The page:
Chaka Khan

Jazz Music

Jazz music, although already overpowered by the pop and rock genre, is still popular worldwide. It’s mostly performed in hotels, lofts, and in any other “chill” places. The thing about jazz music is that it just makes you feel at ease mainly because it’s very pleasant to the ears.

During the early years, jazz is considered as a difficult genre to define but improvisation is tagged as one of the major elements of jazz music. Improvisation, to note, is a very difficult activity. It refers to the whole creative immediate touch to the composition itself. It merges “performance with communication of emotions and instrumental technique as well as spontaneous response to other musicians.” Hence, improvisation is done in a spontaneous way – no rehearsals, no scripts, just the power of one’s creative musicality.

Right now, jazz has a lot of sub-genres. From bebop to hard bop to jazz fusion to jazz-rock fusion and the list goes on incessantly. Musicians have found a way to further improve this genre and to put their creative touches to their own jazz compositions.

There are millions of jazz performers worldwide. Louis Armstrong was one of the best jazz artists of all time. There’s also Miles Davis, Harry Connick, Mario Bauza, and a lot more.

These guys have surely proven how their musicality, passion, and creativity can influence an industry.

Chaka Khan, Yvette Marie Stevens in real life, was born in Chicago, Illinois on March 23, 1953. She is an American singer-composer famous for her monicker as the “Queen of Funk”.

This Grammy winner got her love of music from her grandmother who used to sing jazz songs when she was a child. At eleven, Khan already started performing as the vocalist of an all-female singing group named Crystalettes. Because of her singing jobs, she decided to drop out of high school and began to perform all over Chicago. In one of her performances, she was spotted by a group called Rufus and was later asked to join the band.

In the year 1973, Rufus produced their album, featuring their extraordinary rendition of Stevie Wonders’ “Maybe Your Baby” from his album Talking Book. The group’s first ever Grammy award was credited for their breakthrough hit, “Tell Me Something Good.”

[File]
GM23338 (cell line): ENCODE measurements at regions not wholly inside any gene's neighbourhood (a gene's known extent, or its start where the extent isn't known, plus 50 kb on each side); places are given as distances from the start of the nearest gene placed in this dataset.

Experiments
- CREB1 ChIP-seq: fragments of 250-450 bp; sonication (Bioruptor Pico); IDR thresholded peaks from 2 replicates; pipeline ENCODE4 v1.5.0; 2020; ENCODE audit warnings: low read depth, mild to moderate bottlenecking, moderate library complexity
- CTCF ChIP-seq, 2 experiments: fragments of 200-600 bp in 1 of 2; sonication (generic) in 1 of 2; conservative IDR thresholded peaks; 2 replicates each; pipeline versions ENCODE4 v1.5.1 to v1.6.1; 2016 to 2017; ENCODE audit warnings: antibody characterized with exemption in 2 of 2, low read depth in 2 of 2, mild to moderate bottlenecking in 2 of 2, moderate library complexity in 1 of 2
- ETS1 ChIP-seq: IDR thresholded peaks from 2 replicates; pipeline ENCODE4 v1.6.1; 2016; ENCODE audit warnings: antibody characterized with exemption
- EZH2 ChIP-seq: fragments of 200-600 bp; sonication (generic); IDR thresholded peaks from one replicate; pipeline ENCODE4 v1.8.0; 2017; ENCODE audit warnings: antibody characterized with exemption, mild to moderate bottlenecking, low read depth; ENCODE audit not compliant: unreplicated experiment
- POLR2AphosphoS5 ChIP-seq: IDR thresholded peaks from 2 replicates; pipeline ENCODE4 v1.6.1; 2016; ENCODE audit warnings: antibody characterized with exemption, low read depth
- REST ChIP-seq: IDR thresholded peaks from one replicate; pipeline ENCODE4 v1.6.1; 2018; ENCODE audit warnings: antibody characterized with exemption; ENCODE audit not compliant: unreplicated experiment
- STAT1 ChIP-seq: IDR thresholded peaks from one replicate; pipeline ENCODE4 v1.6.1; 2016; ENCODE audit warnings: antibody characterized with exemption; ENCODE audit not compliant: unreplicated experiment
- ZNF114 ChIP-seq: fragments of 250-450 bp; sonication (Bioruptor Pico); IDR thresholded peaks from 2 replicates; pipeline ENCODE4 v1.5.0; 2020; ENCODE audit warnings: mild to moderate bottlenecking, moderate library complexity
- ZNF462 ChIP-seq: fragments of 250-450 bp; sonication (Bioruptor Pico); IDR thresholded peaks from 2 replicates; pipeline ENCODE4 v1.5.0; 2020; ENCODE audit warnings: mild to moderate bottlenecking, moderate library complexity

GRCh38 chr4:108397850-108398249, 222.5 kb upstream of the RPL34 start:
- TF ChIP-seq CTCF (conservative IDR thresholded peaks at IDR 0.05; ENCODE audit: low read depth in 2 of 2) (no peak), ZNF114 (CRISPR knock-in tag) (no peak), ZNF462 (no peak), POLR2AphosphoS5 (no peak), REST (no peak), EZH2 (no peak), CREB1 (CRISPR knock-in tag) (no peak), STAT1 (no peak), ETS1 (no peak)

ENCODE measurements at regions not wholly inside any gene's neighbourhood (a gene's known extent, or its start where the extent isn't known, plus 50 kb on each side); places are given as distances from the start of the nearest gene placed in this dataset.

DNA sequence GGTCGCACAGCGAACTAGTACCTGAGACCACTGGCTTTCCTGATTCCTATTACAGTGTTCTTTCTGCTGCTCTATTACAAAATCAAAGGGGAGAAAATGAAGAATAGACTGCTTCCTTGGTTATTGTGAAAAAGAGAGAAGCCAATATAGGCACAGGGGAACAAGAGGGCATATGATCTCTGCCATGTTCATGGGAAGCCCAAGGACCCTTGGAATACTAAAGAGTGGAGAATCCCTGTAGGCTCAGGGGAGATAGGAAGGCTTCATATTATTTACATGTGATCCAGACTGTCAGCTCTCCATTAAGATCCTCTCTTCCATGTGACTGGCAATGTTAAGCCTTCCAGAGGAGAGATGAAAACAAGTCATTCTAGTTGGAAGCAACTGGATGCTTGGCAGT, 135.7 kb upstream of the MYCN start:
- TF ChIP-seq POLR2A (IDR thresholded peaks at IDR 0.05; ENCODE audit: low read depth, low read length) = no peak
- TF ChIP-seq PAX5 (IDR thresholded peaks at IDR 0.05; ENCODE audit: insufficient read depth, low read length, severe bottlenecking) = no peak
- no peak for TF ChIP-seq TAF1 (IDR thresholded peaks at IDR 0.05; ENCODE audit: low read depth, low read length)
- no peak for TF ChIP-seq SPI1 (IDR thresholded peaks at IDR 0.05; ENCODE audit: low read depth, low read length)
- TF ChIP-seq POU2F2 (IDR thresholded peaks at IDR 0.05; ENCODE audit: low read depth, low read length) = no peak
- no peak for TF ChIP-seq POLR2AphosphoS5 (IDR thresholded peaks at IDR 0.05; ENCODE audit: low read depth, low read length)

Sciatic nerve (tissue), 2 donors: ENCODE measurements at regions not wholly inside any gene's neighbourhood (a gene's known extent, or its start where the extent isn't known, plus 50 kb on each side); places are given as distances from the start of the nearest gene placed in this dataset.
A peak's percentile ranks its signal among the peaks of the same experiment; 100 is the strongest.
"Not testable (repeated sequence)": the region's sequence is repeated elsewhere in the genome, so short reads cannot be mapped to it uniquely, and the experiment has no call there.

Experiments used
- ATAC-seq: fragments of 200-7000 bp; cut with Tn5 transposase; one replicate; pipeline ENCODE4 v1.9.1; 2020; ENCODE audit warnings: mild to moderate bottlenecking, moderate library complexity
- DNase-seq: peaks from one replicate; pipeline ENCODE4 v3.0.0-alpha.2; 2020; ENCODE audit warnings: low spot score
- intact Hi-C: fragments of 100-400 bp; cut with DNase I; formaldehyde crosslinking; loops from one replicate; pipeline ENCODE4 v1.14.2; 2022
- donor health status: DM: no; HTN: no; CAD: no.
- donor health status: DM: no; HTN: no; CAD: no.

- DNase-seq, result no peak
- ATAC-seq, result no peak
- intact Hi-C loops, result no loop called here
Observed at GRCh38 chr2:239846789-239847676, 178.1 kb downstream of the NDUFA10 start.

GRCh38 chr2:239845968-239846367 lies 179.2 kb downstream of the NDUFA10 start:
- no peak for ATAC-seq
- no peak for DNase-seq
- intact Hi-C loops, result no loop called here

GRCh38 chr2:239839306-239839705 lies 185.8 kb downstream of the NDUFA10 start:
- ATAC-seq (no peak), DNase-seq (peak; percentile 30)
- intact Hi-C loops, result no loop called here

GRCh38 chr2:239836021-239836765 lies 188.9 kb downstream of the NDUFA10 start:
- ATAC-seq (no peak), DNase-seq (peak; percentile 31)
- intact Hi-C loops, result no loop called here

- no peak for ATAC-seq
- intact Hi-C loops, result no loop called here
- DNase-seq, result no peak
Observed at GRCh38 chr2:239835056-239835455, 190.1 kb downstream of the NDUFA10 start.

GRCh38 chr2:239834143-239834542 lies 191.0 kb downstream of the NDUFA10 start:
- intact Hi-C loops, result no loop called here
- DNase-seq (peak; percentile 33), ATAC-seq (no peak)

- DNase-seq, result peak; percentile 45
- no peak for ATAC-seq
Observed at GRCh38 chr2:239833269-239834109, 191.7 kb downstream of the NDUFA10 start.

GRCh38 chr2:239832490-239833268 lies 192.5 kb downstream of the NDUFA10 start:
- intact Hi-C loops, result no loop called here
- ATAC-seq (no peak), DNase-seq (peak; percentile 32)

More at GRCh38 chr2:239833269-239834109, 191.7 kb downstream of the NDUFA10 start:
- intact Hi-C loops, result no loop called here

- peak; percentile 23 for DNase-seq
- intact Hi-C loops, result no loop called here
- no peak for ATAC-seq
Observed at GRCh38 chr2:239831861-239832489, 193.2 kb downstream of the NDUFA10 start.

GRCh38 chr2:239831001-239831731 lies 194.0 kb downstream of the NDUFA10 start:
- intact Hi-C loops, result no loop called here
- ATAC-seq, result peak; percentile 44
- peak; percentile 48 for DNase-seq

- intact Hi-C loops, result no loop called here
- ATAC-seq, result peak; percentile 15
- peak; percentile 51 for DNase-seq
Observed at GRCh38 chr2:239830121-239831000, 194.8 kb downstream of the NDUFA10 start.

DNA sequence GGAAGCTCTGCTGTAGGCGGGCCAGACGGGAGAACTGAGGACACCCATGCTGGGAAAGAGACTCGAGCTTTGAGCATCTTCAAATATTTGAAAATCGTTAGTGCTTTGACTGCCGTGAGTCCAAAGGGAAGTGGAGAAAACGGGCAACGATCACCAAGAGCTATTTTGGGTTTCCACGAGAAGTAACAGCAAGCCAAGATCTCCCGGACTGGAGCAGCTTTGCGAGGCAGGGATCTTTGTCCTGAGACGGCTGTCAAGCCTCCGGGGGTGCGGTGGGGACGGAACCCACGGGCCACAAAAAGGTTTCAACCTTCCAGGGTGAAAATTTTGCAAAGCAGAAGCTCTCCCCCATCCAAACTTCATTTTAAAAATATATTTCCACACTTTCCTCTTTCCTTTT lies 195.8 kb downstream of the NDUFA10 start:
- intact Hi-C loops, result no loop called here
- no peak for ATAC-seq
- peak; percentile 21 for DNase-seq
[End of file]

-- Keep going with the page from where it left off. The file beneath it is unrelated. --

Because of Khan’s star quality and charisma, the band gained its reputation and eventually garnered their own identity. Khan was famous for her outfits that showed her midriff, Nevertheless, her powerful vocals and her sense of style even helped them gain more followers. Rufus’ songs were mostly composed by the group with only a few exceptions.

This is why the band became a signature name in the music industry during that time. Not all musicians can create lyrics and arrange music. Khan was also noted for her collaborations with other musicians such as guitarist Tony Maiden.

Khan signed a solo contract with Warner Bros. Records in 1978. But despite her solo career, she still was a part of Rufus. It was also during the same year when Khan released her solo debut album featuring the hit “I’m Every Woman” written by Ashford and Simpson. The album gained its platinum record in just a number of weeks for selling over a million copies.

Khan’s successful first album made her focus on her solo career. However, in the coming year, Khan reunited with Rufus for an album. Later on, the name Chaka Khan flourished all over the globe. Her songs became hits and billboard staples. Her performances were always considered extraordinary. She was a true blue artist, a passionate musician, and a legend in the jazz genre.

Up to now, Khan’s songs are still celebrate all over the world. Despite the rise of new musicians, Khan’s contributions and legacy are still incomparable.

The following are the Grammy awards gained by Khan all throughout her career:
1975 “Tell Me Something Good” (as Rufus) Best R&B Vocal Performance by a Duo, Group Or Chorus
1984 Chaka Khan Best R&B Vocal Performance, Female
“Ain’t Nobody” (as Rufus) Best R&B Performance by a Duo Or Group With Vocal
“Be Bop Medley” (with Arif Mardin) Best Vocal Arrangement For Two Or More Voices
1985 “I Feel For You” Best R&B Vocal Performance, Female
1991 “I’ll Be Good To You” (with Ray Charles) Best R&B Performance by a Duo Or Group With Vocal
1993 The Woman I Am   Best R&B Vocal Performance, Female
2008 “Disrespectful” (with Mary J. Blige)
Funk This Best R&B Album